I remember the certainty that the worst case scenarios some doctors predicted for Hayden would not come true, and knowing this tiny person in a way I never expected to, and knowing him to be a fighter, someone special. So many people, both back then, and later, have remarked on Hayden's 'old soul'. You can see it even here in his eyes.

I remember also a sense of optimism that our larger world would recover from what had happened the previous September, and we were all forging new connections, finding strength we didn't know we had, and appreciating the small things.

It was certainly true at our house that year. 

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12 Days of Christmas (Cards) Day 1

As my favorite holiday, I take Christmas very seriously. I have written odes to my favorite books of the season as well as my favorite songs.

And every year I try to tone it down a little more, so that I don't miss the magic in the moment. The first and most obvious cut to go should be cards. It's not like the old days--we have social media to keep us connected, for better and for worse, throughout the year. So why do I keep creating, sending and cherishing the dying artifact of the annual holiday card, preferably with photo, with or without letter? I wrote this post about Christmas cards a few years ago. But I find I cannot let them go, and I keep circling back to the idea that the series of cards tells the story of a family in flip-book time lapse style.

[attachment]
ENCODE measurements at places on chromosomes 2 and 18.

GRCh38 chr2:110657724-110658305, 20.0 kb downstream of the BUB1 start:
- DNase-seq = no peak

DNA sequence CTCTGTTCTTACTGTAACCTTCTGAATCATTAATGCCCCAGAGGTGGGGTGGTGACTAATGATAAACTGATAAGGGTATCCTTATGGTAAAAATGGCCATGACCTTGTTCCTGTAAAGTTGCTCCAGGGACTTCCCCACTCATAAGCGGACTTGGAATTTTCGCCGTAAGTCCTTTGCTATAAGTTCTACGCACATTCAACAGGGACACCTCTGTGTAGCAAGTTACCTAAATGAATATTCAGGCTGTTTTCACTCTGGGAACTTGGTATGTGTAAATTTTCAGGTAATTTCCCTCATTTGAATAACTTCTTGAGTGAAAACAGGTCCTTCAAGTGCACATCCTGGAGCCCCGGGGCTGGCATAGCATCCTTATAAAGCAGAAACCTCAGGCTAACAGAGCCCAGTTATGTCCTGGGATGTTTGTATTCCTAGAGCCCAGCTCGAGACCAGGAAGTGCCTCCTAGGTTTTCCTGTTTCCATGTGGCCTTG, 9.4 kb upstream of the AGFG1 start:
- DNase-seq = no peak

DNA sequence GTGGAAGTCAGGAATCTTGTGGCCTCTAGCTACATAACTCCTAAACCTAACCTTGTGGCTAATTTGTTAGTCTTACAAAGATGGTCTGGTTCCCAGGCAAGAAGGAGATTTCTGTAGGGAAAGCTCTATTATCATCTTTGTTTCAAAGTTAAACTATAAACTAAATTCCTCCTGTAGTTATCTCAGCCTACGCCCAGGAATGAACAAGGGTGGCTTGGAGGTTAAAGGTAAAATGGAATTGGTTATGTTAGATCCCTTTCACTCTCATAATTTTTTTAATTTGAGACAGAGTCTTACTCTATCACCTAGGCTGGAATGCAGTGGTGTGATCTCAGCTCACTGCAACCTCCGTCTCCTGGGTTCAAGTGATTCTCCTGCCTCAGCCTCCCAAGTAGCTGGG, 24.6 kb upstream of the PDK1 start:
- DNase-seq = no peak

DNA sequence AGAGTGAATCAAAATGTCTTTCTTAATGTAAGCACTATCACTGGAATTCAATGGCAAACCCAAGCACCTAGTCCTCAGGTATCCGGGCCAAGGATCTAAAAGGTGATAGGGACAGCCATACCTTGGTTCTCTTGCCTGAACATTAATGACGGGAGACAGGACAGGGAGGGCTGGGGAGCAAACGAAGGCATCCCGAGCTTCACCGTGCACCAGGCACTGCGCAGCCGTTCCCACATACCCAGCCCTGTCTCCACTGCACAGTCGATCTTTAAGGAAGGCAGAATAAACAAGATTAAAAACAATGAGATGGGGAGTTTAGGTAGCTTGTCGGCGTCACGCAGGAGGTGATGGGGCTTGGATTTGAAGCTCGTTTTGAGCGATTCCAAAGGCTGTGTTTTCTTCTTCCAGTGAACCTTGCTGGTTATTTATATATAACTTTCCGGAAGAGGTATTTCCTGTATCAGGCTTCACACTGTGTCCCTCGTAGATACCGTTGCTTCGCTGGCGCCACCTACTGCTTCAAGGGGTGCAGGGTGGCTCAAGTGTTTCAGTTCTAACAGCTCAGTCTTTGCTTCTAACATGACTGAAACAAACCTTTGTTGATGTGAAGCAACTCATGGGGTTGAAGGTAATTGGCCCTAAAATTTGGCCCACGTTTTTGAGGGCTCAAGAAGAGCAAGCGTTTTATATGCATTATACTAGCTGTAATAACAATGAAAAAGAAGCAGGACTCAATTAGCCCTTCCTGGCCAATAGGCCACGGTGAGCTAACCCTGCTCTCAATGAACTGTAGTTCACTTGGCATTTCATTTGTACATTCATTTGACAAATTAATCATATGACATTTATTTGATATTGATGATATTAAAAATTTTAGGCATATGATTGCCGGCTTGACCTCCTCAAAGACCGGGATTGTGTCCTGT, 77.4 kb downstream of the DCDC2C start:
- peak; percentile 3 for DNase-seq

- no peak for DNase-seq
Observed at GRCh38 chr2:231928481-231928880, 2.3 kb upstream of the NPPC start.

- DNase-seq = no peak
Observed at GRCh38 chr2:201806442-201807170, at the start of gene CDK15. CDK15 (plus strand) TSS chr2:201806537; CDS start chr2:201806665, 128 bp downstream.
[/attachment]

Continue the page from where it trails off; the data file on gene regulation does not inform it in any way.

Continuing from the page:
My mom saved every Christmas card our family ever received--she actually made whole albums each year of our received cards, and sent out over 500 of our own every year. (In fact, if your family was tight with ours in the 70s-90s, and you want a good archive of cards, come see what didn't get destroyed in the great fire of '91.) I can still picture my mom dutifully inscribing and hand-addressing and calling out commentary to my dad--"Did we get one from the Fraziers last year? What about so-and-so at the office?"--over the second half of every Thanksgiving weekend. 

Whenever I try to scale back Christmas prep and stop myself from making a card, I imagine our growing collection of annual cards that tell the story of our own little family over the years. I'm scared to miss one year in part because what might that gap say about our family narrative? For example, though 2011 was pretty shitty and I almost didn't care to capture it , still we did a card, if only to say, we're still here. Still standing. I don't want my kids to look at the display of our own cards and see the space, and notice what's missing. Maybe that is how all traditions become entrenched?  

Regardless, I thought as we head into the 12 days of Christmas countdown for this year, it would be fun to go through our cards over the last 12 (13) years.

Christmas 2000


Our first Christmas card was handmade. Not coincidentally, this was also our first and last holiday without kids underfoot. We had recently moved from Breckenridge to the town where we live now, and in a vain attempt to save my parents' marriage, had just started renting the house my father had bought for himself in anticipation of moving out. I was starting my own event planning company, and J was working for a venture capital firm, and we rattled around in too many rooms, in a house with historically bad ju-ju, with one dog and one cat, and tried to find our stride in this new chapter.

Back then, I had endless hours to handtie raffia knots on vellum overlays, and I wanted our first cards to be special, reminiscent of our wedding program, which also involved a lot of raffia, vellum, handmade paper and muslin. I was really into raffia and vellum.